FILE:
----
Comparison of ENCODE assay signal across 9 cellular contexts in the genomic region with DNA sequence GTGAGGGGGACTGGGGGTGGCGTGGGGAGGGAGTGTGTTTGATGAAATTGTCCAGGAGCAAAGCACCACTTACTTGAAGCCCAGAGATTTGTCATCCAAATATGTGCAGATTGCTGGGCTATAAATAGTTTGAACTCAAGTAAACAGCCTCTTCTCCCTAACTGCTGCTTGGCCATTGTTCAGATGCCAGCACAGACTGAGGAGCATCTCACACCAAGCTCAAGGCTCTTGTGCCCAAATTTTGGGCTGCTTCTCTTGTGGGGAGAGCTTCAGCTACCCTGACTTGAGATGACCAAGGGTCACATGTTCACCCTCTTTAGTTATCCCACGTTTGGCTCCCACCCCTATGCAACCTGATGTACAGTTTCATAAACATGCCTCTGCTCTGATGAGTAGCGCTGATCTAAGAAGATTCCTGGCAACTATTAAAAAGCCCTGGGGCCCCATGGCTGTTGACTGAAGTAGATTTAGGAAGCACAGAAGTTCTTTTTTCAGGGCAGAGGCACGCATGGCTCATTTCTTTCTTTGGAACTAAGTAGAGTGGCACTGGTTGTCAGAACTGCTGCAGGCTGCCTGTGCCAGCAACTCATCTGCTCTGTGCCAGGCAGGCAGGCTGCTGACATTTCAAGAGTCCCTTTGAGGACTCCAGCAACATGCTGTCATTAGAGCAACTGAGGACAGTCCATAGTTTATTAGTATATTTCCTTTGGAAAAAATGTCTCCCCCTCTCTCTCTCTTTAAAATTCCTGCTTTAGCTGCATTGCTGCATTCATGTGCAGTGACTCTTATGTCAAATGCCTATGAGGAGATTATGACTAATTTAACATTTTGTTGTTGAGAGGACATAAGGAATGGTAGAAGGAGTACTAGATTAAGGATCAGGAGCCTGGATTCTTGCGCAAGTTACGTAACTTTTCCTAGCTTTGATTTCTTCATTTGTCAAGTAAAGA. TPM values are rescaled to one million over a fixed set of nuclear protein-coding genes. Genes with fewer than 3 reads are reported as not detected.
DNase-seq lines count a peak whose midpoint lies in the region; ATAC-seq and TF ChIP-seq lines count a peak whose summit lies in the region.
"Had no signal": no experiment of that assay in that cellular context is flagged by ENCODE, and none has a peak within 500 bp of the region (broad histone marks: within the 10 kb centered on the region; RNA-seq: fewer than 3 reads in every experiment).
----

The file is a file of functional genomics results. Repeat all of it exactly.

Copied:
Comparison of ENCODE assay signal across 9 cellular contexts in the genomic region with DNA sequence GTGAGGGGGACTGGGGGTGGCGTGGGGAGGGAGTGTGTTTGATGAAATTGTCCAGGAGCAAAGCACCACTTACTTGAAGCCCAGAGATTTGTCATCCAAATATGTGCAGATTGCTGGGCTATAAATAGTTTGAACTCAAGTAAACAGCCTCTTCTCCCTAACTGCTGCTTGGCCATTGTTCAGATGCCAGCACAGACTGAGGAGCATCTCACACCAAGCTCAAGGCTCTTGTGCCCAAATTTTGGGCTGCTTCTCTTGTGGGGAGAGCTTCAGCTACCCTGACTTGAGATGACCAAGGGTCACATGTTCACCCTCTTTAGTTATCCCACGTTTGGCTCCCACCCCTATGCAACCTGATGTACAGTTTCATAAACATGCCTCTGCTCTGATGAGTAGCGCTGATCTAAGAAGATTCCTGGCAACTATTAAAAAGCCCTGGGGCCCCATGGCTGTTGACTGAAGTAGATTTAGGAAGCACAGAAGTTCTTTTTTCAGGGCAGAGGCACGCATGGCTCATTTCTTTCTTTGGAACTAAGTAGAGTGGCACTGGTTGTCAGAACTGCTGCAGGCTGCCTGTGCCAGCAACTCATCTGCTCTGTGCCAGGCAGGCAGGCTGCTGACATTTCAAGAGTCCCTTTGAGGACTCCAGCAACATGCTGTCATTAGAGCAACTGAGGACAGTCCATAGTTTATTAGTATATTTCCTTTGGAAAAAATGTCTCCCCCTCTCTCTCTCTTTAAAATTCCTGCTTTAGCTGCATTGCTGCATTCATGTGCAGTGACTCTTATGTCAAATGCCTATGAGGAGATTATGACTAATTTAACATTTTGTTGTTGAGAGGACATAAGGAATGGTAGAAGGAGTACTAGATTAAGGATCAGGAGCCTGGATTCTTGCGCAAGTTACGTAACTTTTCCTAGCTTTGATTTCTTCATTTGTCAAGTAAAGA. TPM values are rescaled to one million over a fixed set of nuclear protein-coding genes. Genes with fewer than 3 reads are reported as not detected.
DNase-seq lines count a peak whose midpoint lies in the region; ATAC-seq and TF ChIP-seq lines count a peak whose summit lies in the region.
"Had no signal": no experiment of that assay in that cellular context is flagged by ENCODE, and none has a peak within 500 bp of the region (broad histone marks: within the 10 kb centered on the region; RNA-seq: fewer than 3 reads in every experiment).